Because the court has construed the defendants' special reports as motions for summary judgment, Fed.R.Civ.P. 56 governs the resolution of the motions. Under Rule 56(a), summary judgment is proper “if the movant shows that there is no genuine dispute as to any material fact and the movant is entitled to judgment as a matter of law.” In making that assessment, the court must view the evidence in a light most favorable to the non-moving party and must draw all reasonable inferences against the moving party. Chapman v. AI Transport, 229 F.3d 1012, 1023 (11th Cir. 2000). The burden of proof is upon the moving party to establish his prima facie entitlement to summary judgment by showing the absence of genuine issues of material fact and that he is due to prevail as a matter of law. See Clark v. Coats & Clark, Inc., 929 F.2d 604, 608 (11th Cir. 1991). Unless the plaintiff, who carries the ultimate burden of proving his action, is able to show some evidence with respect to each element of his claim, all other issues of fact become immaterial, and the moving party is entitled to judgment as a matter of law. See Celotex Corp. v. Catrett, 477 U.S. 317, 322-23 (1986); Bennett v. Parker, 898 F.2d 1530, 1532-33 (11th Cir. 1990). As the Eleventh Circuit has explained:

Facts in dispute cease to be “material” facts when the plaintiff fails to establish a prima facie case. “In such a situation, there can be ‘no genuine issue as to any material fact, ' since a complete failure of proof concerning an essential element of the non-moving party's case necessarily renders all other facts immaterial.” [citations omitted]. Thus, under such circumstances, the public official is entitled to judgment as a matter of law, because the plaintiff has failed to carry the burden of proof. This rule facilitates the dismissal of factually unsupported claims prior to trial.

Bennett, 898 F.2d at 1532.

         However, any “specific facts” pled in a pro se plaintiff's sworn complaint must be considered in opposition to summary judgment. See Caldwell v. Warden, FCI Talladega, 748 F.3d 1090, 1098 (11th Cir. 2014) (citing Perry v. Thompson, 786 F.2d 1093, 1095 (11th Cir. 1986)). Additionally, because the plaintiff is pro se, the court must construe the complaint more liberally than it would pleadings drafted by lawyers. Hughes v. Rowe, 449 U.S. 5, 9 (1980). “Pro se pleading are held to a less stringent standard than pleadings drafted by attorneys and will, therefore, be liberally construed.” Boxer X v. Harris, 437 F.3d 1107, 1110 (11th Cir. 2006).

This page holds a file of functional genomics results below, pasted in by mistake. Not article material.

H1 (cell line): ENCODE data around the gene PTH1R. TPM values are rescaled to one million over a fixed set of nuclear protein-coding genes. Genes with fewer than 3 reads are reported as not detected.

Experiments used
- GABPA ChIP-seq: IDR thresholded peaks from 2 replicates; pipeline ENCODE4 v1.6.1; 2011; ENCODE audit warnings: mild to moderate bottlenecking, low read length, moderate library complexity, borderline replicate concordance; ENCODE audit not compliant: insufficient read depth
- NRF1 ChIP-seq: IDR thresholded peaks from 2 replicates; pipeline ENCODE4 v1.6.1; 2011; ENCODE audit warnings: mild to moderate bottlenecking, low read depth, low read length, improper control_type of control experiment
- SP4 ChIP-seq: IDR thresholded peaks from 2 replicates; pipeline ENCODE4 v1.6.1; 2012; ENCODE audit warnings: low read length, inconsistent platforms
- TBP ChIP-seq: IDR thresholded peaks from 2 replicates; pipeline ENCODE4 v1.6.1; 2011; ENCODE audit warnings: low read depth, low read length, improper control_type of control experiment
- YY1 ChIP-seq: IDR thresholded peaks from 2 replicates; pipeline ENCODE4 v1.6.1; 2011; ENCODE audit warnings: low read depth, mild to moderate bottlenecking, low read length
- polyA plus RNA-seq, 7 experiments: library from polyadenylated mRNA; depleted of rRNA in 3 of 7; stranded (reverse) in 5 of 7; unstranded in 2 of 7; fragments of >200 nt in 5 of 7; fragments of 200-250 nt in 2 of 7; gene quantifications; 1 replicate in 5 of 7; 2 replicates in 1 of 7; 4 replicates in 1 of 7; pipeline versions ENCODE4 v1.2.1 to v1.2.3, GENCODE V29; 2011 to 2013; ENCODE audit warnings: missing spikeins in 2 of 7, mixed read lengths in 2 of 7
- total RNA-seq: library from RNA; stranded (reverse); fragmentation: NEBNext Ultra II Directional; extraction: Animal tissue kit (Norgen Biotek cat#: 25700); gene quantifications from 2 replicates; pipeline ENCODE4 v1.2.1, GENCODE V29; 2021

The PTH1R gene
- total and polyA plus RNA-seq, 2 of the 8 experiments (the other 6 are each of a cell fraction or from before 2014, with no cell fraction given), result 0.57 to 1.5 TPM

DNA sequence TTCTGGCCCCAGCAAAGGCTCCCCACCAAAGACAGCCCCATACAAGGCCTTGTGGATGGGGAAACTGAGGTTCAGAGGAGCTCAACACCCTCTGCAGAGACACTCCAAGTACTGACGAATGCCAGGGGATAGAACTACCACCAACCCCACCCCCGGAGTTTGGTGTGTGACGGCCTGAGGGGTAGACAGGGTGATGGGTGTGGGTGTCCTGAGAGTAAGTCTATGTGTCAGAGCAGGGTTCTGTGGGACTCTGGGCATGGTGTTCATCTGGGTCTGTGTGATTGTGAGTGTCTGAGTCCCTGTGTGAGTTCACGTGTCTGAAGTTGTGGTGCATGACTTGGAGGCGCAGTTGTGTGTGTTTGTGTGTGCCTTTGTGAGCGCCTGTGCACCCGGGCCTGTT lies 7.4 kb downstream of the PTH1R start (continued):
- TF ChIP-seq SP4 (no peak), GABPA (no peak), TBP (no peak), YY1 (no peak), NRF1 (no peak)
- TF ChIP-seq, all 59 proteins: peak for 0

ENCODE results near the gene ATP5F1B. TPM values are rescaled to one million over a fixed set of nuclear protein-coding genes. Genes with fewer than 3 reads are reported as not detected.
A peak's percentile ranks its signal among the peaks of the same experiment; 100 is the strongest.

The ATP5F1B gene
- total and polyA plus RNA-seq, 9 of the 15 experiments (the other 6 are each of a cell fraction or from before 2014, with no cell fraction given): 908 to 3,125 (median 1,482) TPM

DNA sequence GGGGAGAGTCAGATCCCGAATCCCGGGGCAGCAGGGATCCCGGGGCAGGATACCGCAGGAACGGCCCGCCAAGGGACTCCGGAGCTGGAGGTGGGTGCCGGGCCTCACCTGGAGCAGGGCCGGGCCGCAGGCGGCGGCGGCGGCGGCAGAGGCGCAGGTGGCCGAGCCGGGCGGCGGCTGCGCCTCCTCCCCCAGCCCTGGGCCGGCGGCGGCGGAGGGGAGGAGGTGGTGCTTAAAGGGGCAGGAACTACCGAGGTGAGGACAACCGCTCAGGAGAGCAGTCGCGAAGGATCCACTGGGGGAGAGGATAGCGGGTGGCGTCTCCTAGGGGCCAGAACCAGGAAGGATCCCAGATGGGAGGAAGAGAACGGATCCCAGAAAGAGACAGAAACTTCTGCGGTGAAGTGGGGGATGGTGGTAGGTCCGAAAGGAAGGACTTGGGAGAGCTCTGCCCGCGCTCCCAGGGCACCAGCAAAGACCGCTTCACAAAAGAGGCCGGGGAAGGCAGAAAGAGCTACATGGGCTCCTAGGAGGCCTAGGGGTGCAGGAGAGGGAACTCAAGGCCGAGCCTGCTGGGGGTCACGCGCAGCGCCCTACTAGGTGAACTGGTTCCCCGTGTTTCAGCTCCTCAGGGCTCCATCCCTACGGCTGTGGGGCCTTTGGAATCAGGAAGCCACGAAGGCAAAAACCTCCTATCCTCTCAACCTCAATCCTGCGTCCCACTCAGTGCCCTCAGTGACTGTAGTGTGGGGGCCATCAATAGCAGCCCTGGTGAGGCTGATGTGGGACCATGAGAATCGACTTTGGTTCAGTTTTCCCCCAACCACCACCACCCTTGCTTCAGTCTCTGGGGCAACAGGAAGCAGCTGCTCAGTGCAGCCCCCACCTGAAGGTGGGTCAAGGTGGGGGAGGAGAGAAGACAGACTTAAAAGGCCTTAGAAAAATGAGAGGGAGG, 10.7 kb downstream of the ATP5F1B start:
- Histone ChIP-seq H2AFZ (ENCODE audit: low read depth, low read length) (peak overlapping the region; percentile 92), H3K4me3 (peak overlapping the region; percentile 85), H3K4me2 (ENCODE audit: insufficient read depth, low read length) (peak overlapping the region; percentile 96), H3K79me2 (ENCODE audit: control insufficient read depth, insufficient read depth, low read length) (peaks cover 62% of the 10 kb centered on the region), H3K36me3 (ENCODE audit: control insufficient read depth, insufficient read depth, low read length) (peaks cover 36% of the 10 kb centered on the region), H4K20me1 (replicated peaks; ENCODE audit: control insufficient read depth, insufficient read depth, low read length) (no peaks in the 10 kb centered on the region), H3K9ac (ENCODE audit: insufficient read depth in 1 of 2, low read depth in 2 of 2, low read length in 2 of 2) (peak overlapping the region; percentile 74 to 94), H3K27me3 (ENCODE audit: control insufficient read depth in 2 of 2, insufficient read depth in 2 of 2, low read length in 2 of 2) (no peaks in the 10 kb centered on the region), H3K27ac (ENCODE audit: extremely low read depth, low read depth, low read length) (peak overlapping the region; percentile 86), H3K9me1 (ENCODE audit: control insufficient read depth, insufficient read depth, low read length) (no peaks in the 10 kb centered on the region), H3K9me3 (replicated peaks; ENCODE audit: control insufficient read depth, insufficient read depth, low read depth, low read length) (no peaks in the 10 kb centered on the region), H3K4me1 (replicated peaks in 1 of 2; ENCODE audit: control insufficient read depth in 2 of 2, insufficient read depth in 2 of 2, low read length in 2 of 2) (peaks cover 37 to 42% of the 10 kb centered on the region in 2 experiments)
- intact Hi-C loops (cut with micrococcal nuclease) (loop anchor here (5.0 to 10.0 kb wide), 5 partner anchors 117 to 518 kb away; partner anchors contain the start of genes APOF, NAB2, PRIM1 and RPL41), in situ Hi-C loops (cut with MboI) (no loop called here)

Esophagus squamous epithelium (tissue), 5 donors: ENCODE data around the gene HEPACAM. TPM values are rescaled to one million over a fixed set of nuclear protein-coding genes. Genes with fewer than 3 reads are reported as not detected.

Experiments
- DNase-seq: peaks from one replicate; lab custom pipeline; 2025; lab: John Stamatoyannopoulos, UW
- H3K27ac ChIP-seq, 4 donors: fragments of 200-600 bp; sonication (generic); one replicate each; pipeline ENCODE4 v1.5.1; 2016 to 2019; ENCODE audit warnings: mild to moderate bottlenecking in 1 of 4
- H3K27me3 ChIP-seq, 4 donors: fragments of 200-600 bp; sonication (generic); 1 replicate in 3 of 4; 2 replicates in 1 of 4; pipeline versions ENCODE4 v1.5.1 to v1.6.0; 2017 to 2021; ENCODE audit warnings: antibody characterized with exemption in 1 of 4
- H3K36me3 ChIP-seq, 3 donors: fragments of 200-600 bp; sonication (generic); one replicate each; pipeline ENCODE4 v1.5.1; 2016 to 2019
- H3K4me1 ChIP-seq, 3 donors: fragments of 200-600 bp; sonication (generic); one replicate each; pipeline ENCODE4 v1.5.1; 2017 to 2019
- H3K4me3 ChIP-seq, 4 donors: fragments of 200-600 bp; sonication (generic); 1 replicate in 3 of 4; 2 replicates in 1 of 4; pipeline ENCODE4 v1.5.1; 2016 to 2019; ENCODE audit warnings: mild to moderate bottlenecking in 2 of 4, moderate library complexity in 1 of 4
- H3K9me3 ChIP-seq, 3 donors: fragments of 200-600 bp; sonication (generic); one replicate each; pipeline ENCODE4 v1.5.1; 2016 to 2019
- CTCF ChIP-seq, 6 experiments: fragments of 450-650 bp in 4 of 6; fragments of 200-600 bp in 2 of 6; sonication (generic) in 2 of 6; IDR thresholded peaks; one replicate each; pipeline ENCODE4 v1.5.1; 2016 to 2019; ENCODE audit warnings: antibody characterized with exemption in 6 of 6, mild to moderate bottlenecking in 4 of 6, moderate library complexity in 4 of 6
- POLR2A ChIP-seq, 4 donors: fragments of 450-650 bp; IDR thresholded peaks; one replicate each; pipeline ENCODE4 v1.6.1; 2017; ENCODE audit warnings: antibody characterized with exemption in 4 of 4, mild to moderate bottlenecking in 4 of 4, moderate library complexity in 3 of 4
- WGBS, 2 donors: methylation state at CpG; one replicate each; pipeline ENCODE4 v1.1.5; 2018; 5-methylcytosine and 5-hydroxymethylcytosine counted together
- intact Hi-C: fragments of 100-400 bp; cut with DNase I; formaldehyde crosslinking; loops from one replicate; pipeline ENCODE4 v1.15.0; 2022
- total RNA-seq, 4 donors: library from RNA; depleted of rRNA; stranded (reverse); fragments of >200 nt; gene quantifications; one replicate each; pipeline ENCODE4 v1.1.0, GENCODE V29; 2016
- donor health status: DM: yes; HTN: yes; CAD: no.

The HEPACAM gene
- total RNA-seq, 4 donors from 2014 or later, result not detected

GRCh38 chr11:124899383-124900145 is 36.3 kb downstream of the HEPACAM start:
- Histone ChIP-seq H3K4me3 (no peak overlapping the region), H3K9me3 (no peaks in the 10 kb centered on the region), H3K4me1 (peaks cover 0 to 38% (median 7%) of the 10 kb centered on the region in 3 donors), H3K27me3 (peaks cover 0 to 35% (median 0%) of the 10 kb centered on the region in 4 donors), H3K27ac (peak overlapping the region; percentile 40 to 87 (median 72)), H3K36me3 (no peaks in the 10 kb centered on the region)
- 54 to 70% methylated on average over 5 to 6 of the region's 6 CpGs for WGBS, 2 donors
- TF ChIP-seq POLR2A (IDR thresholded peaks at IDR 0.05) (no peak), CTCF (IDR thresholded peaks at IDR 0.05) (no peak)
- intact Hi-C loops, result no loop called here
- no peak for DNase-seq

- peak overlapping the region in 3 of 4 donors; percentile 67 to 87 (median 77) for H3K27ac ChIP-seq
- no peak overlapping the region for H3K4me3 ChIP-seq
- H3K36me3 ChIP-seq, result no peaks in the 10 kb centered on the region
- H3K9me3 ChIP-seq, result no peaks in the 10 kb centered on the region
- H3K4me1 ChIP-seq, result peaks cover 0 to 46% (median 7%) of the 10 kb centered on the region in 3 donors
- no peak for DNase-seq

IV. Summary Judgment Facts[3]

         Craig is serving a life sentence for murder and a fifteen-year concurrent sentence for assault in the second degree. The assault conviction involved Craig attacking another inmate with a weapon. In his twenty years of incarceration, Craig has received thirty-nine disciplinaries with ten involving attacks upon or fights with other inmates. (Doc. 35-9.)

         A. Events at St. Clair

         Craig was incarcerated at St. Clair from September 13, 2005, until January 16, 2013. (Doc. 35-9.) He alleges that on October 15, 2011, inmate Jabari Bascomb was murdered by other inmates at St. Clair, but he does not say that he saw it happen or that it occurred in his dorm. He further alleges that around 3:30 a.m. on April 27, 2012, Craig witnessed inmates at St. Clair strangle inmate John Abraham Rutledge to death in “Dorm Q1, 18 cell.” (Doc. 1 at 5).[4] Some of the inmates were not assigned to Q1 dorm, and entered the dorm by breaching security. (Id. at 24). Craig explains that “the only dorms at [St. Clair that are] heavily secured are H-Dorm-drug program, and the predominately white inmate housed ‘faith based character honor dorm[s], J-K, which [have] a rover at [a] desk in the hall at all times, [and] rovers who frequent the floors.” (Id. at 6). By contrast, Q1 dorm, which “hous[es] 80% black inmates, ha[s] zero hall rovers at a desk 24 hours per day, and floor rovers only come through to conduct shakedowns for contraband, count, [and] occasionally . . . dorm security walk through.” (Id.). This leaves “Q1 dorm residents . . . vulnerable to periodic, unchecked violence” such as that suffered by Rutledge. (Id. at 5-6).

         Craig alleges that St. Clair Warden Headley and the “ADOC hierarchy, ” or St. Clair Warden Davenport, ADOC Regional Coordinator Culliver and ADOC Commissioner Thomas, “became fully aware” of the lack of security “after acknowledgment of back to back periodic violent incidents, ” including these two murders in 2011 and 2012. (Doc. 1 at 23-24, 59; Doc. 13 at 11). But Warden Headley “and his superiors” were deliberately indifferent because, unlike inmates in the drug program and honor dorms, they did not station a rover at a desk in the hall of Q1 dorm at all times, and the rovers did not frequent the floors as often. (Doc. 1 at 6, 24).[5] Craig also declares Commissioner Thomas's response to the unsafe conditions at St. Clair was to tour the facility with the press in March 2012, and issue a press release in June 2012 declaring that budget cuts and underfunding were the cause of the conditions. (Id. at 59-60). Craig makes no mention of any particular response from Warden Headley, Warden Davenport or ADOC Regional Coordinator Culliver. Craig claims lack of funding is an overused excuse to cover up mismanagement and to convince voters to allocate funding to the prison through legislation. (Id. at 60). ADOC Commissioner Thomas's press bid for funding was somewhat successful because during 2012, the Alabama Legislature transferred millions from the “Alabama Trust Fund” to the “General Fund” for allocation to the prisons. (Id.). Even so, Craig declares there were “zero significant changes in the areas of understaffed, undersecured dorms.” (Id.).